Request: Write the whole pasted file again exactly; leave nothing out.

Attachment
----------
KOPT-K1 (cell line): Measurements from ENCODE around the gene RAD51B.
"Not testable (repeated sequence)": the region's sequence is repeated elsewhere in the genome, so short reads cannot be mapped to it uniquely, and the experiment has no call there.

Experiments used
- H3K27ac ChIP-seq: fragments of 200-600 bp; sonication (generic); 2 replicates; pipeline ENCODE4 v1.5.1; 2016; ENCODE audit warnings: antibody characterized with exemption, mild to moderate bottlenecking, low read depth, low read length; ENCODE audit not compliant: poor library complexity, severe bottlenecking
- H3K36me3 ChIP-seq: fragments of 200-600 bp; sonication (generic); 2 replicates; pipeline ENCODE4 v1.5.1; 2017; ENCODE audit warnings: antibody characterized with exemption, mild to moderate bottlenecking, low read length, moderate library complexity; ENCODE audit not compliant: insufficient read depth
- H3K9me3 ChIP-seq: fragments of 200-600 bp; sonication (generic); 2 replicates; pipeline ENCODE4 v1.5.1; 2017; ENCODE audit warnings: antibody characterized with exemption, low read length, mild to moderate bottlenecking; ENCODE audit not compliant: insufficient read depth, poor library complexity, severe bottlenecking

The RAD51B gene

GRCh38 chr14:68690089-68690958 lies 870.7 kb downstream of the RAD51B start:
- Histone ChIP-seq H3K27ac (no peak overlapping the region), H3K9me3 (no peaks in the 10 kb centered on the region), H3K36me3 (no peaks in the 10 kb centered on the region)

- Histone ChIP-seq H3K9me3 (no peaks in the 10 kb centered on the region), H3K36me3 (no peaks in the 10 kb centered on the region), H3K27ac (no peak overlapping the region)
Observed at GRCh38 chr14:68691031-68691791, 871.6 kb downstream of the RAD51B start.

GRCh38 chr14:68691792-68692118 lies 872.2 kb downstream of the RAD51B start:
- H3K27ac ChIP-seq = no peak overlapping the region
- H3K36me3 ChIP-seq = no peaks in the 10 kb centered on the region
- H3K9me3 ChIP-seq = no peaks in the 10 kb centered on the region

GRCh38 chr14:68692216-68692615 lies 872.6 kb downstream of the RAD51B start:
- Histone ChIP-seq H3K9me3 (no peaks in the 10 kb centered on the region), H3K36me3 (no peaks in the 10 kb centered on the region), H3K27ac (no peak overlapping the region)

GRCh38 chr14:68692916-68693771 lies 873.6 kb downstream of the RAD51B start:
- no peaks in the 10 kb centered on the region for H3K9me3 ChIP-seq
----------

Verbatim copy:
KOPT-K1 (cell line): Measurements from ENCODE around the gene RAD51B.
"Not testable (repeated sequence)": the region's sequence is repeated elsewhere in the genome, so short reads cannot be mapped to it uniquely, and the experiment has no call there.

Experiments used
- H3K27ac ChIP-seq: fragments of 200-600 bp; sonication (generic); 2 replicates; pipeline ENCODE4 v1.5.1; 2016; ENCODE audit warnings: antibody characterized with exemption, mild to moderate bottlenecking, low read depth, low read length; ENCODE audit not compliant: poor library complexity, severe bottlenecking
- H3K36me3 ChIP-seq: fragments of 200-600 bp; sonication (generic); 2 replicates; pipeline ENCODE4 v1.5.1; 2017; ENCODE audit warnings: antibody characterized with exemption, mild to moderate bottlenecking, low read length, moderate library complexity; ENCODE audit not compliant: insufficient read depth
- H3K9me3 ChIP-seq: fragments of 200-600 bp; sonication (generic); 2 replicates; pipeline ENCODE4 v1.5.1; 2017; ENCODE audit warnings: antibody characterized with exemption, low read length, mild to moderate bottlenecking; ENCODE audit not compliant: insufficient read depth, poor library complexity, severe bottlenecking

The RAD51B gene

GRCh38 chr14:68690089-68690958 lies 870.7 kb downstream of the RAD51B start:
- Histone ChIP-seq H3K27ac (no peak overlapping the region), H3K9me3 (no peaks in the 10 kb centered on the region), H3K36me3 (no peaks in the 10 kb centered on the region)

- Histone ChIP-seq H3K9me3 (no peaks in the 10 kb centered on the region), H3K36me3 (no peaks in the 10 kb centered on the region), H3K27ac (no peak overlapping the region)
Observed at GRCh38 chr14:68691031-68691791, 871.6 kb downstream of the RAD51B start.

GRCh38 chr14:68691792-68692118 lies 872.2 kb downstream of the RAD51B start:
- H3K27ac ChIP-seq = no peak overlapping the region
- H3K36me3 ChIP-seq = no peaks in the 10 kb centered on the region
- H3K9me3 ChIP-seq = no peaks in the 10 kb centered on the region

GRCh38 chr14:68692216-68692615 lies 872.6 kb downstream of the RAD51B start:
- Histone ChIP-seq H3K9me3 (no peaks in the 10 kb centered on the region), H3K36me3 (no peaks in the 10 kb centered on the region), H3K27ac (no peak overlapping the region)

GRCh38 chr14:68692916-68693771 lies 873.6 kb downstream of the RAD51B start:
- no peaks in the 10 kb centered on the region for H3K9me3 ChIP-seq